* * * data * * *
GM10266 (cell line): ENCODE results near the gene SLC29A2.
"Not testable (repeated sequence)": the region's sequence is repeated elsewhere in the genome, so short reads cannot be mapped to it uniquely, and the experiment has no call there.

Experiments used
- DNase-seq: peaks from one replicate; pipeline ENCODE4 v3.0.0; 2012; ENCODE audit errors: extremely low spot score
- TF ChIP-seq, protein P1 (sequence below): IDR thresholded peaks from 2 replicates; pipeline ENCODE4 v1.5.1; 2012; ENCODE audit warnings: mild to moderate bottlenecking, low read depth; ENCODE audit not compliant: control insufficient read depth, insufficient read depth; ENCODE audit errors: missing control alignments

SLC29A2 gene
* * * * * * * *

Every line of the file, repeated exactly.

GM10266 (cell line): ENCODE results near the gene SLC29A2.
"Not testable (repeated sequence)": the region's sequence is repeated elsewhere in the genome, so short reads cannot be mapped to it uniquely, and the experiment has no call there.

Experiments used
- DNase-seq: peaks from one replicate; pipeline ENCODE4 v3.0.0; 2012; ENCODE audit errors: extremely low spot score
- TF ChIP-seq, protein P1 (sequence below): IDR thresholded peaks from 2 replicates; pipeline ENCODE4 v1.5.1; 2012; ENCODE audit warnings: mild to moderate bottlenecking, low read depth; ENCODE audit not compliant: control insufficient read depth, insufficient read depth; ENCODE audit errors: missing control alignments

SLC29A2 gene